(last visited April 19, 2014).

[3] Terry Baynes, Lawyers Start Mining the Medicare Data for Clues to Fraud, Reuters, April 14, 2014, https://www.reuters.com/article/2014/04/14/us-data-idUSBREA3D05820140414.

[4] Id.

Posted by Tatiana Melnik April 19, 2014.

November 2016

Blog Home  

Newest Blog Entries
7/23/15 Hospital Settles with OCR for $ 218,400 Over Cloud-Based File Sharing

6/8/15 Two California Privacy Bills to Watch in 2015

3/28/15 When Looking at Security, Consider Every Device

3/9/15 Alabama Board of Optometry Makes Final a Rule on Telemedicine

1/25/15 Indiana Court of Appeals Upholds $1.44 Million Jury Verdict Against Walgreen Co. in a Privacy Breach Case; Denies Rehearing

12/9/14 Malware Leads to a $150,000 OCR Settlement with a Behavioral Health Provider

11/30/14 Can a Board of Medicine Use the State’s Prescription Drug Database in Investigating Physician Actions?

11/29/14 Under the Florida Telemedicine Rule, Can a Physical be Conducted by Telemedicine?

11/19/14 Wearables and the Challenge for Consumer Device Makers

10/28/14 A Few Telemedicine Resources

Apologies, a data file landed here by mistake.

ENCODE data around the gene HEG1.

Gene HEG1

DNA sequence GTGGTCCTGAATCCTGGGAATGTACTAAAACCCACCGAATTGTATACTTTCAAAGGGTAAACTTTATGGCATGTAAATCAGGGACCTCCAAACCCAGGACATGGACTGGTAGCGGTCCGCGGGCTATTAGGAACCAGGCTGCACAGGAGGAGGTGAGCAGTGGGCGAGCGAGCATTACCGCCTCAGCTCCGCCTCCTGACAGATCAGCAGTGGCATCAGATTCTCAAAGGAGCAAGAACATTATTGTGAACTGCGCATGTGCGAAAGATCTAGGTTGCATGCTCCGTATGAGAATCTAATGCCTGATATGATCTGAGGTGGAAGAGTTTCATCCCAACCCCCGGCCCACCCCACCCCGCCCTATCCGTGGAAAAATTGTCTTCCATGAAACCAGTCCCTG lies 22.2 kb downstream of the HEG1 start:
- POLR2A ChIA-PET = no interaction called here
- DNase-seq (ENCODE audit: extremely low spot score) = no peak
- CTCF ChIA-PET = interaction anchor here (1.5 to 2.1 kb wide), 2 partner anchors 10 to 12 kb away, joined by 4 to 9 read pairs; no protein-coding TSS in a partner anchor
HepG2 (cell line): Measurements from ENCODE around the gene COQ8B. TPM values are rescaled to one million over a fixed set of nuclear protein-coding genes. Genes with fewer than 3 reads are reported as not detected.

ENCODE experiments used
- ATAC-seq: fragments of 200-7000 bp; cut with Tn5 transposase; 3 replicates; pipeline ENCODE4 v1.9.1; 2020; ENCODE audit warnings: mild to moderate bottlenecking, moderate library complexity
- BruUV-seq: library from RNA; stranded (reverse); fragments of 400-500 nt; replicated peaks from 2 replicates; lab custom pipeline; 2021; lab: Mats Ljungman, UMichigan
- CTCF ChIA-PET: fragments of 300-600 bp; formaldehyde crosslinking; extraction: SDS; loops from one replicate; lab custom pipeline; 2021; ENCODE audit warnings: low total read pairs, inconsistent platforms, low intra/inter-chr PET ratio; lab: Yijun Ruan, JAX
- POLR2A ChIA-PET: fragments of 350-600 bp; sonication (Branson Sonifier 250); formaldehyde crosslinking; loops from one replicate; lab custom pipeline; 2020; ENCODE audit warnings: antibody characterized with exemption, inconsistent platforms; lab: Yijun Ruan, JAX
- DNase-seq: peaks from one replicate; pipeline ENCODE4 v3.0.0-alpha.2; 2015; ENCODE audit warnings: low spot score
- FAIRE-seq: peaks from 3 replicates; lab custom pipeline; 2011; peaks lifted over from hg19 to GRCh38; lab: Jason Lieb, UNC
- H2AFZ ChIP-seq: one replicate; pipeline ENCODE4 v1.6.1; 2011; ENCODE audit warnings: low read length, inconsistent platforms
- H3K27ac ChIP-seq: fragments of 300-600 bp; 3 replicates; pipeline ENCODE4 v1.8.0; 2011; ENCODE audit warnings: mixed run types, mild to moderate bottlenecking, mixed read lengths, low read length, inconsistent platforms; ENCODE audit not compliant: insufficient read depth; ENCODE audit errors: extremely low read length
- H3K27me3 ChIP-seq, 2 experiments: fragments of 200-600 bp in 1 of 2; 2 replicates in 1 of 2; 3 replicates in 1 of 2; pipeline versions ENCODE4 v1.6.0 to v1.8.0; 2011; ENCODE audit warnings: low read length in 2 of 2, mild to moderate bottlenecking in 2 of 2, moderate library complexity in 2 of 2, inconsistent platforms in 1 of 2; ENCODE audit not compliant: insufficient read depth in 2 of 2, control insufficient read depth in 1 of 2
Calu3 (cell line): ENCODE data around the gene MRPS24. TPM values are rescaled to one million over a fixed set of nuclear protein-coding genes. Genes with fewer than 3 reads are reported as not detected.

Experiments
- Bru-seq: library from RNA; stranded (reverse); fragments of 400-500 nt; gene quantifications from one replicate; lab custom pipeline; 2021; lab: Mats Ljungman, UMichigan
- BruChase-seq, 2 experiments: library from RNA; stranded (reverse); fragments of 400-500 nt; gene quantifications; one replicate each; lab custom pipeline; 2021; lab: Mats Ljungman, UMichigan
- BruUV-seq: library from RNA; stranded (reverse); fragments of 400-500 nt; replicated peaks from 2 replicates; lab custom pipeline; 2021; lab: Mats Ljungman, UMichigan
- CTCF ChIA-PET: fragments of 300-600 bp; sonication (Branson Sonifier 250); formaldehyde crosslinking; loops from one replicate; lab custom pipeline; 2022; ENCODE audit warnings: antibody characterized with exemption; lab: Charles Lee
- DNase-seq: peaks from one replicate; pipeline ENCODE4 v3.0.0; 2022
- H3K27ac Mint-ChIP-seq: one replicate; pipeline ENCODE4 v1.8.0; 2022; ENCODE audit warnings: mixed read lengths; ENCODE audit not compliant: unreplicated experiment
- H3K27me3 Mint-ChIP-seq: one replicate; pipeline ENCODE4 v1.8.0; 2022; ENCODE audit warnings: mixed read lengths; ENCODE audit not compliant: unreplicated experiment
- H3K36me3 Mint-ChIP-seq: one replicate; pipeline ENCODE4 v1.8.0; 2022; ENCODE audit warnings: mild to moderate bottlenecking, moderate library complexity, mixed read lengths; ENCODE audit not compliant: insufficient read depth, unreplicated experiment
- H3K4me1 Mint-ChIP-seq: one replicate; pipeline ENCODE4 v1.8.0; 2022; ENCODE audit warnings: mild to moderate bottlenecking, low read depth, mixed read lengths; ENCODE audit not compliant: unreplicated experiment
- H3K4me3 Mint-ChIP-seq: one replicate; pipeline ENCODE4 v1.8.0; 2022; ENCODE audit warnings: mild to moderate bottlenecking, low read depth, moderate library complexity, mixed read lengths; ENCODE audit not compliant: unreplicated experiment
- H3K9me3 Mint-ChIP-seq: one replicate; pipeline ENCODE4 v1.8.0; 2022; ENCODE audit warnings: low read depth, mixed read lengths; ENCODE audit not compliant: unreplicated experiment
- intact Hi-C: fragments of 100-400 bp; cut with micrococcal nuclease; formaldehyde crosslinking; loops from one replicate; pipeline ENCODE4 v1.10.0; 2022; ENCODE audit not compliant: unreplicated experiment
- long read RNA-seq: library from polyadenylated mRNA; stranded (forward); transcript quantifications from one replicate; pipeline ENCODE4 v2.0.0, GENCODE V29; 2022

10/27/14 FCC: The Newest Regulator to Throw its Hat into the Data Privacy and Security Ring

Blog Archives
April 2014 (6)
February 2014 (4)
May 2014 (6)
November 2014 (3)
July 2014 (1)
June 2015 (1)
November 2013 (3)
September 2014 (1)
December 2014 (1)
January 2015 (1)
June 2014 (3)
December 2013 (5)
March 2015 (2)
October 2013 (9)
July 2015 (1)
October 2014 (2)
March 2014 (3)
August 2014 (4)
January 2014 (4)

Blog Labels
Dental (1)
FCC (1)
Financial Services (1)
Mobile Apps (2)
Medical Marijuana (1)
Employment (1)
FAQ (6)
Meaningful Use (4)
EHR (2)
Privacy Litigation (3)
Identity Theft (1)
Security (1)
Healthcare Fraud (1)
Marketing (1)
BYOD (2)
Social Media (2)
Mobile Apps FDA (2)
Data Breach (10)
Big Data (3)
Healthcare Competition (1)
Privacy (4)
Telemedicine (7)